What at first seemed like a computer bug is now no less so. Several activists of the African diaspora in France were surprised on Wednesday, November 20, 2019 by the deactivation of their Facebook accounts. But what explains the reasons for this deliberate censorship?
They come from the Democratic Republic of Congo, Niger and Chad. In phase with the powers in place in their countries, they live in France, in the land of freedom. Thousands of kilometres from home, they continue to fight against the dictatorial regimes of their countries, because they benefit from a free space of expression that is France. These citizen activists called activists mastering all the tools of Web 2.0 use them to educate young people in their countries, participate in citizen actions… Their most widely used platform for communicating with Internet users is undoubtedly Facebook.
It was after several unsuccessful attempts to connect to the Facebook social network that the activists understood the seriousness of the situation.
It is through this tweet that Chadian activist Abdelkerim Yacoub Koundougoumi informs Internet users of the deactivation of his Facebook account. Abdelkerim who is also in charge of Central Africa for Internet Without Borders.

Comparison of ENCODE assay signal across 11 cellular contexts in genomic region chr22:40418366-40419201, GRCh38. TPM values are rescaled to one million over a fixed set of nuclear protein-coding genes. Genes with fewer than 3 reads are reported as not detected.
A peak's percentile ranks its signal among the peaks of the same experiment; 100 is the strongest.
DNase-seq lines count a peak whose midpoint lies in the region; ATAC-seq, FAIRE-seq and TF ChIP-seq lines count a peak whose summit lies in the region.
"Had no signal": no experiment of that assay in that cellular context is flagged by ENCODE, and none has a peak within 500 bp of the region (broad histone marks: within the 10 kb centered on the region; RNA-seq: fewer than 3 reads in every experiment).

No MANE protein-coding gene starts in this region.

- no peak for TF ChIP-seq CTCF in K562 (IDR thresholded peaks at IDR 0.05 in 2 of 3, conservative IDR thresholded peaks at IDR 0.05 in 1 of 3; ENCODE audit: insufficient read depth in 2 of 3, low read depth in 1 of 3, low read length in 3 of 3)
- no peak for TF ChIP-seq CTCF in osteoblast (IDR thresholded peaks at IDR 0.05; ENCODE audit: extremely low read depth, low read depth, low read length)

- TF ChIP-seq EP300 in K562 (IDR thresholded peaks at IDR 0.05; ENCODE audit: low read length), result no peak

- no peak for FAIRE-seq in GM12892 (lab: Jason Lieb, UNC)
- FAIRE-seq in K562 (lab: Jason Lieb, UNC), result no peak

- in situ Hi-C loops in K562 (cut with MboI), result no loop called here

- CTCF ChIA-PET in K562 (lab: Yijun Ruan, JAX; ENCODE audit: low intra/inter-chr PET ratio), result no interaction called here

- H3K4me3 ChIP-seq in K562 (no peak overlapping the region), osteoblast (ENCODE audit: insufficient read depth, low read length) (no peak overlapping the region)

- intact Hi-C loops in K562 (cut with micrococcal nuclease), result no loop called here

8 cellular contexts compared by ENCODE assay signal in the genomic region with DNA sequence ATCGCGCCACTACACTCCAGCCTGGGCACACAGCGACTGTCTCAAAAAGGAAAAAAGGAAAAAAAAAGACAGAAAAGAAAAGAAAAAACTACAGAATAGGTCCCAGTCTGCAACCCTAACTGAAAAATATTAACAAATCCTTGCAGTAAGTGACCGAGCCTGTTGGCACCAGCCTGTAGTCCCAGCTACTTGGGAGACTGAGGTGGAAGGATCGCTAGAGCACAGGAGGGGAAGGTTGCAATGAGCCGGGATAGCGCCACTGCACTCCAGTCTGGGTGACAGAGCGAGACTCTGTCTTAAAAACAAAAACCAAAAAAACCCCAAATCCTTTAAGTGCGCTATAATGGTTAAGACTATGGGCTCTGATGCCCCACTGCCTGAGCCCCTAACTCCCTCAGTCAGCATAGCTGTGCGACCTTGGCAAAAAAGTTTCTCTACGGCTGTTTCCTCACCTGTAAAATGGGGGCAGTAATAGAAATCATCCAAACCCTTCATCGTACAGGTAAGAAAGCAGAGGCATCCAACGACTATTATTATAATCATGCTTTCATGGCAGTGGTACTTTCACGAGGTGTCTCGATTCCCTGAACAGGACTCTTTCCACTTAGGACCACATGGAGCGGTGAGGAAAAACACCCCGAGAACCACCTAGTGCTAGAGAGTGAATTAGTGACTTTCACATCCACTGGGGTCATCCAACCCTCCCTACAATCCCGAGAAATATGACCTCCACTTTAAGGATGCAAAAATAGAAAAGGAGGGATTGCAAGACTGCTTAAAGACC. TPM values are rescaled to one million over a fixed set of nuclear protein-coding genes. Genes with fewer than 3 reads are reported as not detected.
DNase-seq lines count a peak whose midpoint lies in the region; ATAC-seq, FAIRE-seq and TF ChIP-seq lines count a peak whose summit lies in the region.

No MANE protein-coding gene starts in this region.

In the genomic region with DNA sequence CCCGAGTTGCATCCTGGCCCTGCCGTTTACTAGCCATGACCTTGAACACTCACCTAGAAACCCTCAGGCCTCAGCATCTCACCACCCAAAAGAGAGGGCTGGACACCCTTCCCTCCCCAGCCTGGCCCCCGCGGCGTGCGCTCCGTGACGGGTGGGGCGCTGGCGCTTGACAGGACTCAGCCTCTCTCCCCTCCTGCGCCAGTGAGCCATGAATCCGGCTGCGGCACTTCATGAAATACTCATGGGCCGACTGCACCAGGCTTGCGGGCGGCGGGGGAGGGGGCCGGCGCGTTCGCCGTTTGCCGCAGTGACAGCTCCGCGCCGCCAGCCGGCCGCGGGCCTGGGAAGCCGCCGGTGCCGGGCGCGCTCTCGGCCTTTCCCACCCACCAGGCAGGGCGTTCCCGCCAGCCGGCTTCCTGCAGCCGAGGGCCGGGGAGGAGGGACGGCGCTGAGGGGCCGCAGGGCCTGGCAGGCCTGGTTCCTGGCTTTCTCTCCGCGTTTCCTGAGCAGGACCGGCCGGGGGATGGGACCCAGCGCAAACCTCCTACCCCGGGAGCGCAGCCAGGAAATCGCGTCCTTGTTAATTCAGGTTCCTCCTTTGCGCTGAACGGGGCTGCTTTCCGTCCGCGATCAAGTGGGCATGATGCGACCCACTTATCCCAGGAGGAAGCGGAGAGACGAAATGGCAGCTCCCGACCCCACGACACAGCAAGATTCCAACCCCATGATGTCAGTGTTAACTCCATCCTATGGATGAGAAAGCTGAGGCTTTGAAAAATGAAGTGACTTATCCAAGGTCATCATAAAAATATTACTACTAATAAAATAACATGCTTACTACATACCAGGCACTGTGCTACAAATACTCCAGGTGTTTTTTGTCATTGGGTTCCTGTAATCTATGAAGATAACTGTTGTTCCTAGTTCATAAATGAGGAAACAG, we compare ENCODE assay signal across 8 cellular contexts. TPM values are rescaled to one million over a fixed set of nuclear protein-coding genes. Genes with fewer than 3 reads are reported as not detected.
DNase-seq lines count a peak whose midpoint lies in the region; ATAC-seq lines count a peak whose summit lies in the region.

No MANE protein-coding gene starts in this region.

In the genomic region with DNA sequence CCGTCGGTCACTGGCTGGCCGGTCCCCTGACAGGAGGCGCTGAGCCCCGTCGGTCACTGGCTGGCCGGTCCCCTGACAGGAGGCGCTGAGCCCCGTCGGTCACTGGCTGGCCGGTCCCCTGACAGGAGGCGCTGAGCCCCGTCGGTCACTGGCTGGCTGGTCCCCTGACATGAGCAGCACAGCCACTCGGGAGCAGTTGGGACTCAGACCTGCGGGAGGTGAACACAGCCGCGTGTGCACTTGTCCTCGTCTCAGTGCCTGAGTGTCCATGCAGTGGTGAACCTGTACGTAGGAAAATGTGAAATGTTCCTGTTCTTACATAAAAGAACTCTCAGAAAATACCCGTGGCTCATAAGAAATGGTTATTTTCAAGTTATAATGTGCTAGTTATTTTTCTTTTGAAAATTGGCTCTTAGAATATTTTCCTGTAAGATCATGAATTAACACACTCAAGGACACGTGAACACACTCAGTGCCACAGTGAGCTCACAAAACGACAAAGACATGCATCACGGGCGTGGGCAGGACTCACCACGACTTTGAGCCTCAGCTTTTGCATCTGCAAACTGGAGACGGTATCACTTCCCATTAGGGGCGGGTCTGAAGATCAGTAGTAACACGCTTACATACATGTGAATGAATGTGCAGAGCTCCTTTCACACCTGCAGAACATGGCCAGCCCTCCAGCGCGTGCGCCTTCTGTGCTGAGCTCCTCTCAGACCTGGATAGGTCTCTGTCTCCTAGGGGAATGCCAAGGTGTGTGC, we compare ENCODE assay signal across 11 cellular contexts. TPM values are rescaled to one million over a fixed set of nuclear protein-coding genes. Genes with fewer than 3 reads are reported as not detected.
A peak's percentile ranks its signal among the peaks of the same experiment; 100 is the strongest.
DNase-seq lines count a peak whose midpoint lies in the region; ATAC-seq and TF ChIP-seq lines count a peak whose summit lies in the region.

Ibangolo Abel (Abel Maina), very active on Facebook which in turn tweet is convinced that there are necessarily bad intentions behind it. A view that many Internet users share. Assileck Halata, a Chadian activist, also a victim of this written censorship:
Appeals have been lodged with the Facebook Africa office to find out the real reasons for deactivating these accounts, which are in contradiction with Facebook standards. This deactivation of Facebook accounts of African activists residing in France will undoubtedly leave a task in Paris’ relationship with French-speaking African countries. This France which is more and more contested by African youths on the continent.
On the web, several African activists and some organizations, including the African League of Activists, have taken the lead in denouncing what they consider to be an infringement of freedom of expression.
A computer scientist trained at HEC TCHAD, Zyzou was a computer graphics designer and then in charge of publishing at Editions Sao (a book publishing house) for five years (until 2015). Activist blogger. Youth ambassador of UNFPA Chad. Member of the Youth Council (US Embassy Chad). In charge of cultural affairs at the Chad Plus association, which led him to make several trips to Tunisia, Indonesia and Senegal. Very concerned by human rights issues, he left everything to study law in 2015 (Faculty of Legal and Political Sciences at the University of N’djamena).